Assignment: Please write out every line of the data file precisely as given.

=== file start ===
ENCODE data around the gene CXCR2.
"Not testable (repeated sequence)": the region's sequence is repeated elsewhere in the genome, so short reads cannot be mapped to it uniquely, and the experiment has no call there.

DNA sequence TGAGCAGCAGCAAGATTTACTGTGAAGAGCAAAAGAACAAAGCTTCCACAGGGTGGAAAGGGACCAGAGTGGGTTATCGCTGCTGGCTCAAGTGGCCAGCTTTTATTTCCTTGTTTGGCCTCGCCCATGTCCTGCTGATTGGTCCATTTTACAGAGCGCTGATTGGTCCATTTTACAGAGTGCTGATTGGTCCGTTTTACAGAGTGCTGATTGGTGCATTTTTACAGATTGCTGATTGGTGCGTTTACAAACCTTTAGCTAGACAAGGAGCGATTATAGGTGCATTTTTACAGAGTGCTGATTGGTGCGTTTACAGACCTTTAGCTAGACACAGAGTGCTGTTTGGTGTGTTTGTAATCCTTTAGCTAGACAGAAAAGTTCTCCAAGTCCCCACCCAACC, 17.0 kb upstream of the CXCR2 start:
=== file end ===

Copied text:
ENCODE data around the gene CXCR2.
"Not testable (repeated sequence)": the region's sequence is repeated elsewhere in the genome, so short reads cannot be mapped to it uniquely, and the experiment has no call there.

DNA sequence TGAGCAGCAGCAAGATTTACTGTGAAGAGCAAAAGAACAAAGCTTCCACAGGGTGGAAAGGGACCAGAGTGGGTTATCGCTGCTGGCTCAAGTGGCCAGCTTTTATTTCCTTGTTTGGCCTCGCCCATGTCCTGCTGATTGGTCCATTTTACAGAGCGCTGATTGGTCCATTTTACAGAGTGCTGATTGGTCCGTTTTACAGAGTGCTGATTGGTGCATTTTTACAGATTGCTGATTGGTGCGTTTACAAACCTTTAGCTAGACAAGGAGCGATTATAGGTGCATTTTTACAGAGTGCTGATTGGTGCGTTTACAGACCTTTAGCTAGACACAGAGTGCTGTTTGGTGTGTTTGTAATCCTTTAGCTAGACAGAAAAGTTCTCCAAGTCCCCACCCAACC, 17.0 kb upstream of the CXCR2 start: